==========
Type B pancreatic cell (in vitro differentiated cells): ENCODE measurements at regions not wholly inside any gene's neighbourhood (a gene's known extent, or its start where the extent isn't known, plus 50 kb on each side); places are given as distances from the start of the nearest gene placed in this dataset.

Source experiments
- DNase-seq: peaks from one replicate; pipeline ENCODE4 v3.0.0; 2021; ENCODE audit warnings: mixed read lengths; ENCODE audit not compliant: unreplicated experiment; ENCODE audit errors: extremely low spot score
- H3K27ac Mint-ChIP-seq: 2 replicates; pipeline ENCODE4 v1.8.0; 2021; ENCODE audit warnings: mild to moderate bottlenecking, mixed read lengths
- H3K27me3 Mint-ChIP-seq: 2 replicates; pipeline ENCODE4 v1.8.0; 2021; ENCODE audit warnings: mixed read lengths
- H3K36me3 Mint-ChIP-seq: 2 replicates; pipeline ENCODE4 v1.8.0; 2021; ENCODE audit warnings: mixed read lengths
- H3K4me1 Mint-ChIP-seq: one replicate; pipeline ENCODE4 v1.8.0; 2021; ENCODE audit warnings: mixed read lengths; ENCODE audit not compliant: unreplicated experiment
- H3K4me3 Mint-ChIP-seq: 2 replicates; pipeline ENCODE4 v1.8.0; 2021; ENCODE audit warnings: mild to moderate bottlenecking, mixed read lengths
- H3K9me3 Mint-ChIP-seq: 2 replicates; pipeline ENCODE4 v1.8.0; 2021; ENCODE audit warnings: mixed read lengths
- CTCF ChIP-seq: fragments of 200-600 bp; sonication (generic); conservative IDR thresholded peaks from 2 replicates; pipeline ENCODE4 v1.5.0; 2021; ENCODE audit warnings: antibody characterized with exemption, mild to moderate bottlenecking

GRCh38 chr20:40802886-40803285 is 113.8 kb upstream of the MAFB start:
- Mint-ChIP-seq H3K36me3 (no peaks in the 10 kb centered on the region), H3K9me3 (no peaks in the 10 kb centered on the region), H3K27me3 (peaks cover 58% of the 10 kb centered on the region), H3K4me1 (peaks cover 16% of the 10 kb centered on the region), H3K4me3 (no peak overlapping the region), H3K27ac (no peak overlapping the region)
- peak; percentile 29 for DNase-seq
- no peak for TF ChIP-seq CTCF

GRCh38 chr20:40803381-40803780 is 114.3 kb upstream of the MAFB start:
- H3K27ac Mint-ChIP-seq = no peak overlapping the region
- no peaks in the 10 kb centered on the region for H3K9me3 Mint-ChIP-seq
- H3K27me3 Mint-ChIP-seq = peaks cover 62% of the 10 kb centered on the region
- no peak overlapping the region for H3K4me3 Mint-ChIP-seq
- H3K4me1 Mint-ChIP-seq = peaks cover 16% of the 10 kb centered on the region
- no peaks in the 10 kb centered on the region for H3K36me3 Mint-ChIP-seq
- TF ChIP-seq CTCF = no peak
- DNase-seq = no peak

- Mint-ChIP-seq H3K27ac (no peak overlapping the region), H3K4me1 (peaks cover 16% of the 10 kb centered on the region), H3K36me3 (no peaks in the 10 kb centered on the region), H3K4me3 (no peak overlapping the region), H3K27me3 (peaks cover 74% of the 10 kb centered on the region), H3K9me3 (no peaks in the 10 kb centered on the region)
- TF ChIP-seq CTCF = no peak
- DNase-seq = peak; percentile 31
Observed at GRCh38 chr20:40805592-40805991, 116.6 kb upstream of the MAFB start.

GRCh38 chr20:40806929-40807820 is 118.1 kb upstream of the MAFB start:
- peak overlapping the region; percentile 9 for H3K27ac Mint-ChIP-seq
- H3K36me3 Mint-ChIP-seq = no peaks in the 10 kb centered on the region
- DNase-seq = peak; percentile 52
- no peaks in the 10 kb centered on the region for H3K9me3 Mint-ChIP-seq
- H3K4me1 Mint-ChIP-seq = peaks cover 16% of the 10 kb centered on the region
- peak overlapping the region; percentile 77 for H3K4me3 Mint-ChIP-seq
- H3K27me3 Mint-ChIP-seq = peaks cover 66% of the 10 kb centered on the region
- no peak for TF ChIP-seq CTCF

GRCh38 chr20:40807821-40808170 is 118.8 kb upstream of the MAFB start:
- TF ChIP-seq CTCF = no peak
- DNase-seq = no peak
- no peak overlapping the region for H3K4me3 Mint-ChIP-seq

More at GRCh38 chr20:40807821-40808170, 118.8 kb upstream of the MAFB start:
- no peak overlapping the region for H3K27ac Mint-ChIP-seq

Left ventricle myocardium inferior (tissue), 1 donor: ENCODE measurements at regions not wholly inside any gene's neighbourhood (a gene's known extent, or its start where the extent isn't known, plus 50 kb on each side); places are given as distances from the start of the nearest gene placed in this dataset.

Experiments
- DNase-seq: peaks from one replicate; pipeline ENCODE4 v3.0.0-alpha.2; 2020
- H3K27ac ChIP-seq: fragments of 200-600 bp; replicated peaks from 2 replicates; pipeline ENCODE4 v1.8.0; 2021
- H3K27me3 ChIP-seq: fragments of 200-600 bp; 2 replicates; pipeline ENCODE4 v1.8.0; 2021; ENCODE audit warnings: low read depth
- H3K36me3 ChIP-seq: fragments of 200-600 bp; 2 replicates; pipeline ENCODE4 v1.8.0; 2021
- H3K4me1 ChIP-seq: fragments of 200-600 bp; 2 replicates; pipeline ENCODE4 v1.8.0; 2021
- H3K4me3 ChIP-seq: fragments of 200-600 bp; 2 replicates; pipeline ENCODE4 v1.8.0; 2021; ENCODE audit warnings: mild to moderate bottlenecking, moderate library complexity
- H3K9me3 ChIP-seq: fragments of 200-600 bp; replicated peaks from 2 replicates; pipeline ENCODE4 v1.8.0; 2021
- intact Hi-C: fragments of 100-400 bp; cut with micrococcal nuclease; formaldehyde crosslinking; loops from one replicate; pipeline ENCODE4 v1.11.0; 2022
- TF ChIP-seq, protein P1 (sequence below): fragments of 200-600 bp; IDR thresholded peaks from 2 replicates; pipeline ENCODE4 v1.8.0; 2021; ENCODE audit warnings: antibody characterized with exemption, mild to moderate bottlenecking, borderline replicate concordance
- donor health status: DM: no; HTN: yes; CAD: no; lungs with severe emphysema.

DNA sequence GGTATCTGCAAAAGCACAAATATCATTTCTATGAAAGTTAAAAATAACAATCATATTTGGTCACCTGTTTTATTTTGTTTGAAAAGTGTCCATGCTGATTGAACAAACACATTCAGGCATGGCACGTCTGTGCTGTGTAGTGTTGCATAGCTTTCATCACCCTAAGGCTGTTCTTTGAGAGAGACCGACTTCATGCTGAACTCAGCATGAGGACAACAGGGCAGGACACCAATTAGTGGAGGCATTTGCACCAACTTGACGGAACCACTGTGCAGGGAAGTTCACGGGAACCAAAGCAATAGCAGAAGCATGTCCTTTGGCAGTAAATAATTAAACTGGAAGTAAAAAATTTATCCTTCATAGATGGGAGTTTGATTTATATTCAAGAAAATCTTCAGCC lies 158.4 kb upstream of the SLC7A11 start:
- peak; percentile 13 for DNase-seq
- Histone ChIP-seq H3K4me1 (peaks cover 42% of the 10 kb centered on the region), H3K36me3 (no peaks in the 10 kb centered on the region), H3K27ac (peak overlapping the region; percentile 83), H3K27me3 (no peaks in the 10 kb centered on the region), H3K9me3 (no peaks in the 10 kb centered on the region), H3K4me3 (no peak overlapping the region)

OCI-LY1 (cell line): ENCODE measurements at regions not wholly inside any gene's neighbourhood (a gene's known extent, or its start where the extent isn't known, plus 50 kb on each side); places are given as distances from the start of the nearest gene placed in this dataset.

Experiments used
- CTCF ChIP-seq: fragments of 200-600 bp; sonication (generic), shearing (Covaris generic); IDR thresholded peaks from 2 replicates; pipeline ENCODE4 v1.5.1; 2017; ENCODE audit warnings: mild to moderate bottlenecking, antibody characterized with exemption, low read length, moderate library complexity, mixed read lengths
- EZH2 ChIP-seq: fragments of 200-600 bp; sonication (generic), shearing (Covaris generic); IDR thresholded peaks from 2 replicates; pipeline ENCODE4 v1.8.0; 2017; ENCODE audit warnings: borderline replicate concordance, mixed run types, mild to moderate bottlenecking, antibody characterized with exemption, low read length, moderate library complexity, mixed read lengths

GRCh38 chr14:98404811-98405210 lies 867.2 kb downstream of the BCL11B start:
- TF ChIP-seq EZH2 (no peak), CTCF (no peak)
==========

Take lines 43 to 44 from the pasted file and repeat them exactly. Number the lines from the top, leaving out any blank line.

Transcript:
Left ventricle myocardium inferior (tissue), 1 donor: ENCODE measurements at regions not wholly inside any gene's neighbourhood (a gene's known extent, or its start where the extent isn't known, plus 50 kb on each side); places are given as distances from the start of the nearest gene placed in this dataset.

Experiments